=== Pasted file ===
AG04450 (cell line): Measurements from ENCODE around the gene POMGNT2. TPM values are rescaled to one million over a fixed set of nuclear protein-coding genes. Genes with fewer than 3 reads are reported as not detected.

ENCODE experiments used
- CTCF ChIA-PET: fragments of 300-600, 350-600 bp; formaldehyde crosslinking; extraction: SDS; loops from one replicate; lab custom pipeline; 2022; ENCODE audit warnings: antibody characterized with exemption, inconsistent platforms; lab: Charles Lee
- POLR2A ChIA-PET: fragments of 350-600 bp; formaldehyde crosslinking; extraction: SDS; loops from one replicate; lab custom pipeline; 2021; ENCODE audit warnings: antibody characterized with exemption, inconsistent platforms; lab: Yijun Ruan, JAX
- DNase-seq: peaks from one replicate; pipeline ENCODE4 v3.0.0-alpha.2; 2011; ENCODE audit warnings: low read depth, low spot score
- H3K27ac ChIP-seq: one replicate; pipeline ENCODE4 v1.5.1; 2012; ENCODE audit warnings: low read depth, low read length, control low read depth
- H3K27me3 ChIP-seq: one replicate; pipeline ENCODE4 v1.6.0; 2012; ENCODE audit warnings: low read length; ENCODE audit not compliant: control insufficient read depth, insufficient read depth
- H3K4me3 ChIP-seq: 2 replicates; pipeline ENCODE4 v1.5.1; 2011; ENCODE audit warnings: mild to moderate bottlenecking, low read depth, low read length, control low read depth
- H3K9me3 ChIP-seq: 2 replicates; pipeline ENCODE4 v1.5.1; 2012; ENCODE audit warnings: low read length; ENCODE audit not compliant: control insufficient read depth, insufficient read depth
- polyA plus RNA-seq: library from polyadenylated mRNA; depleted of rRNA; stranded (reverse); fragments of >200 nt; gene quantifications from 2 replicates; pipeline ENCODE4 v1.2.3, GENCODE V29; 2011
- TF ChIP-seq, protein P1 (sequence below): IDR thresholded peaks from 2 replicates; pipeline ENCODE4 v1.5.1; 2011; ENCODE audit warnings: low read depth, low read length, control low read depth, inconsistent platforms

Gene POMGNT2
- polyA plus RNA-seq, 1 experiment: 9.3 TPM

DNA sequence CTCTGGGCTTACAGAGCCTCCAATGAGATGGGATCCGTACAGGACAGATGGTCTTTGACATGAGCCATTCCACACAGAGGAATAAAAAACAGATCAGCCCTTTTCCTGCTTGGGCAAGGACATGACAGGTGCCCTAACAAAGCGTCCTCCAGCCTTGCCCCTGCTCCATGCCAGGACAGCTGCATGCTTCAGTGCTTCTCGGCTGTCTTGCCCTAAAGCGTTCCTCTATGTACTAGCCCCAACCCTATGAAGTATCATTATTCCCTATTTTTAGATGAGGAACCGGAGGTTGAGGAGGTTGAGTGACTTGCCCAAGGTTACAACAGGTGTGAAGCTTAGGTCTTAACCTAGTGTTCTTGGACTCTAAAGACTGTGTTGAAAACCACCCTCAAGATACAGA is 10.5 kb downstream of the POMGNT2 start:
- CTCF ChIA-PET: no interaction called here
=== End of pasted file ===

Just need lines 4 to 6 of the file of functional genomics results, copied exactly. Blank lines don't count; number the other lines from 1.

- POLR2A ChIA-PET: fragments of 350-600 bp; formaldehyde crosslinking; extraction: SDS; loops from one replicate; lab custom pipeline; 2021; ENCODE audit warnings: antibody characterized with exemption, inconsistent platforms; lab: Yijun Ruan, JAX
- DNase-seq: peaks from one replicate; pipeline ENCODE4 v3.0.0-alpha.2; 2011; ENCODE audit warnings: low read depth, low spot score
- H3K27ac ChIP-seq: one replicate; pipeline ENCODE4 v1.5.1; 2012; ENCODE audit warnings: low read depth, low read length, control low read depth